- Fatal accidents/wrongful death accidents
Resolving Your Insurance Claim With GEICO
Depending on the facts surrounding your accident, you might file a GEICO auto insurance claim in one of two different ways:
1. Third-Party Claims
Illinois is a “fault” auto insurance state. This means that your first resort when an accident is the fault of another driver is to claim against the other driver’s liability insurance policy. Since you are not listed as the insured on the negligent driver’s GEICO insurance policy, your claim will be considered a third-party claim. Your two most serious challenges when filing a third-party claim will be:
i. Determining the terms of the policy. Insurance policies tend to be written in “legalese,” and you can bet your bottom dollar that GEICO is not going to be eager to explain the terms to you in plain English, knowing that you can use this knowledge as leverage to secure a higher settlement offer.ii. Filing a lawsuit, or credibly threatening to do so, if the insurance company stonewalls you or refuses to offer an adequate settlement. Insurance companies generally do not want to go to court because of the expense and legal risk of doing so. For this reason, the realistic threat of a lawsuit is often enough to get them to increase their settlement offer. If you are not represented by an attorney, however, or if your attorney has little or no courtroom experience, a threat to file a lawsuit is unlikely to be taken seriously.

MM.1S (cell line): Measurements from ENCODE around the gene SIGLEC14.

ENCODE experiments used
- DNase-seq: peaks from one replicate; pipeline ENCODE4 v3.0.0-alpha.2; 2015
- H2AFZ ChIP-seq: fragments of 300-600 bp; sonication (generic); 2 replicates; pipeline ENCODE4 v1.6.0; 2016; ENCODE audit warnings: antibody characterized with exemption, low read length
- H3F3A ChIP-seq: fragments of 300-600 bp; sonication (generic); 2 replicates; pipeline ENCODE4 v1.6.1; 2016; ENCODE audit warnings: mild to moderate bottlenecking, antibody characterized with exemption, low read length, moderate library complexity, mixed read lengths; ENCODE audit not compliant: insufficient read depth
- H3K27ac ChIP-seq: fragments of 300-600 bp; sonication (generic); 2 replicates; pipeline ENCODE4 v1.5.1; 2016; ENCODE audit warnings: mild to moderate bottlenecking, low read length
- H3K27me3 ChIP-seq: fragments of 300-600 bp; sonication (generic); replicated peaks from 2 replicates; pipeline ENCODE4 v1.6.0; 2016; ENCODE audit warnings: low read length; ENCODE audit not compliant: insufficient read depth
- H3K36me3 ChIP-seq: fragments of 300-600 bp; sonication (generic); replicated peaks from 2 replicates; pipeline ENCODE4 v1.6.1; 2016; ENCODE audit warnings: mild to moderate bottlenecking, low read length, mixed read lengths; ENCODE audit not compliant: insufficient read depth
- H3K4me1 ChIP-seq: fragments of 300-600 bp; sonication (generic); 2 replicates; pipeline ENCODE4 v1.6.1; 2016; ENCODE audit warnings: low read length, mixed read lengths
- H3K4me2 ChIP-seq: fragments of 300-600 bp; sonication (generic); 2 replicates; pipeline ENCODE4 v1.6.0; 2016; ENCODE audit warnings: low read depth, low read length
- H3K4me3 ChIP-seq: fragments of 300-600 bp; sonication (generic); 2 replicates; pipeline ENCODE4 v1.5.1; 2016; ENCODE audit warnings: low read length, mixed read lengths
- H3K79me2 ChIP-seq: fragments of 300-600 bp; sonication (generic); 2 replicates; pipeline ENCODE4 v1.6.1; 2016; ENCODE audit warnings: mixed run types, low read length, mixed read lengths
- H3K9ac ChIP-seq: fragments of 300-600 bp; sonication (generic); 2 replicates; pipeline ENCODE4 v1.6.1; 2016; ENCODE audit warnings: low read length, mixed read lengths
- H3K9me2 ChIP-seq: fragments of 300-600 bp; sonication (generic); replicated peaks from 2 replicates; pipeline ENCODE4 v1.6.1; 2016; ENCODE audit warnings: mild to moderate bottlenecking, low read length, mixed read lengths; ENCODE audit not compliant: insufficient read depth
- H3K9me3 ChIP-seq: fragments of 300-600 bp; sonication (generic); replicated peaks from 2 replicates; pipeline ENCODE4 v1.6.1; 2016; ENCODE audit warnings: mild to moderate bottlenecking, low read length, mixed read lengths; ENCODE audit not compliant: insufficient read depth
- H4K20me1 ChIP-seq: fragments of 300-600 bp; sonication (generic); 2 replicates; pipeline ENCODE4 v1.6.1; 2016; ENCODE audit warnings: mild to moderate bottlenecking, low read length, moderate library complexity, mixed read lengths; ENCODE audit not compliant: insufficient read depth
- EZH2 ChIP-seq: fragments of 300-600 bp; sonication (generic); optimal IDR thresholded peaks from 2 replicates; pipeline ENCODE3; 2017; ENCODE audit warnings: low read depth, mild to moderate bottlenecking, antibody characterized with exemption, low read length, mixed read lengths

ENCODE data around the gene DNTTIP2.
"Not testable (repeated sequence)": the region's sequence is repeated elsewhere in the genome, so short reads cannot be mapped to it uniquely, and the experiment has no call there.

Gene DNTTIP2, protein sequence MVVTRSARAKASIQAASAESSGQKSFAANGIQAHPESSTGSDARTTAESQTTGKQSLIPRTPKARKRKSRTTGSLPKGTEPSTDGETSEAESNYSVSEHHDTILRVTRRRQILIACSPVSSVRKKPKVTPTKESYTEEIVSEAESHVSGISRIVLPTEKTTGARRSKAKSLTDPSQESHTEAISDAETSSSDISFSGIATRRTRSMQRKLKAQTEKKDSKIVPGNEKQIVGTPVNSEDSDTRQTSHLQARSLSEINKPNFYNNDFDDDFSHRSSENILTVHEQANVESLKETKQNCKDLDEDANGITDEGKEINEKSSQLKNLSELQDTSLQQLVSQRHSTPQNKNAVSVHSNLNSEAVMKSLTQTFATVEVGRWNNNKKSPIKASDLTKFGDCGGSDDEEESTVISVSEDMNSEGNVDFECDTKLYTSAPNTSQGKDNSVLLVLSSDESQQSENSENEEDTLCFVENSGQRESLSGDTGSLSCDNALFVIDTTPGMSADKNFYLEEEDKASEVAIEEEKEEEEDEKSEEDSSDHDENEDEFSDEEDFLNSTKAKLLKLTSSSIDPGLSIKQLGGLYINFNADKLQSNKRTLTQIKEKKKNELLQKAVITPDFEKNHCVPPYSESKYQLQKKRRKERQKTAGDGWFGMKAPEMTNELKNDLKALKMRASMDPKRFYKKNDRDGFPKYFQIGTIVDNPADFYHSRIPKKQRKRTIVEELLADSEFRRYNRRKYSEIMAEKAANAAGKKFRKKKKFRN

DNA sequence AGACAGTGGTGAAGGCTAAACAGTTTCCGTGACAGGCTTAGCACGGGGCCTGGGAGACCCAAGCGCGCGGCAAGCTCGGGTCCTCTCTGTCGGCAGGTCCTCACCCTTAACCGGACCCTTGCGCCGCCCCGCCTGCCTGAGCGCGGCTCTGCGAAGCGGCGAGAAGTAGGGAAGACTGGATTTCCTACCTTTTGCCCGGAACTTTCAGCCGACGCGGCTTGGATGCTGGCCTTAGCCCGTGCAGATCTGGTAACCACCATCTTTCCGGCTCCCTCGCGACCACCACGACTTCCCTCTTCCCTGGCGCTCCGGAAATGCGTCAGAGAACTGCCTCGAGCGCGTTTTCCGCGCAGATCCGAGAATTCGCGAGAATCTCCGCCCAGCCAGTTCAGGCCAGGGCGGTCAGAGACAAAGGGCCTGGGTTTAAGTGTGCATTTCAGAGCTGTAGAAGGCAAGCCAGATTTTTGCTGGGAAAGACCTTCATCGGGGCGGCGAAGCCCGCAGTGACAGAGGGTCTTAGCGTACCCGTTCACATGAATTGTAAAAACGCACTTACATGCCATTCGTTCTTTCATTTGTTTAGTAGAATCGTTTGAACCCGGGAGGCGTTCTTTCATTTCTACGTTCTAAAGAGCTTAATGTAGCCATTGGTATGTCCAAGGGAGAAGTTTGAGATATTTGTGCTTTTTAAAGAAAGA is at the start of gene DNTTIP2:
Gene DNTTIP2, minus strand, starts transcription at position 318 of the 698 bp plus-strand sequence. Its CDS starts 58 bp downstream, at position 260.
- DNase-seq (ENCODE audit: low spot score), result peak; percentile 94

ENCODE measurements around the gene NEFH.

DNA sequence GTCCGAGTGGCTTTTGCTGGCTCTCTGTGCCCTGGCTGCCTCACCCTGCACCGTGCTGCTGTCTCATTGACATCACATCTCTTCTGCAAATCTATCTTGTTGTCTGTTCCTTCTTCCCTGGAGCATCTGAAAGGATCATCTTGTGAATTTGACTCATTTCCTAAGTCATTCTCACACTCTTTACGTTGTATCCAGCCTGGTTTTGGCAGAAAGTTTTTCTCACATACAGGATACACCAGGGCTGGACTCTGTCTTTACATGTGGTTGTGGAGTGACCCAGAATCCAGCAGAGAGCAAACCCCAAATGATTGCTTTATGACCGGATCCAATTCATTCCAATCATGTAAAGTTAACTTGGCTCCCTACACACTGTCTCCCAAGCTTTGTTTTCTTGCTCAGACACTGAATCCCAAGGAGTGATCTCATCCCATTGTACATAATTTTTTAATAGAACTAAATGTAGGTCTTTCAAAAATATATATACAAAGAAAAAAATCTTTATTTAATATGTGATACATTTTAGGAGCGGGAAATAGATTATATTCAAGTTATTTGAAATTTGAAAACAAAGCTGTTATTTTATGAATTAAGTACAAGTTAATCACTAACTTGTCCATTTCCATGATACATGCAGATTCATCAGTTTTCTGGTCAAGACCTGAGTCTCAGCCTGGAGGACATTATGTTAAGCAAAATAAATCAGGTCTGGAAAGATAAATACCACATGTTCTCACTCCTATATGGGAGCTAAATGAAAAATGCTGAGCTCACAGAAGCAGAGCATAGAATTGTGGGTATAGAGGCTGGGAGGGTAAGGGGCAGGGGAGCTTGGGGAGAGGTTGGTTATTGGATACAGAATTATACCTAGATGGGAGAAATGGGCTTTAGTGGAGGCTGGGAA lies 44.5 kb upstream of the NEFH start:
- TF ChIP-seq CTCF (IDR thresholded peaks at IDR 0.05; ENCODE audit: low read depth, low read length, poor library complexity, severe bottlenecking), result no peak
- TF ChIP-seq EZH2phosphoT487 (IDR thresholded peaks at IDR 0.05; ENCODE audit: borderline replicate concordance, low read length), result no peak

2. Claims Against Your Own Policy
Even if the accident was the other driver’s fault, you will need to seek compensation under your own uninsured/underinsured motorist policy if:
i. You were the victim of a hit and run accident and you cannot locate the offending driver.ii. The offending driver carries no liability insurance (which is illegal in Illinois) and lacks the financial resources to pay your claim out of his or her personal resources.
iii. The value of your claim exceeds the policy limits of the offending driver’s liability insurance policy ($25,000 for a one injury accident if the driver carries only the legal minimum coverage).
Frequently Asked Questions (FAQs)
1) Should I settle my claim with GEICO or file a lawsuit?
Well over 90 percent of auto accident insurance claims are settled out of court. This doesn’t mean, however, that you absolutely shouldn’t file a lawsuit. Two of the most common reasons to file a lawsuit are: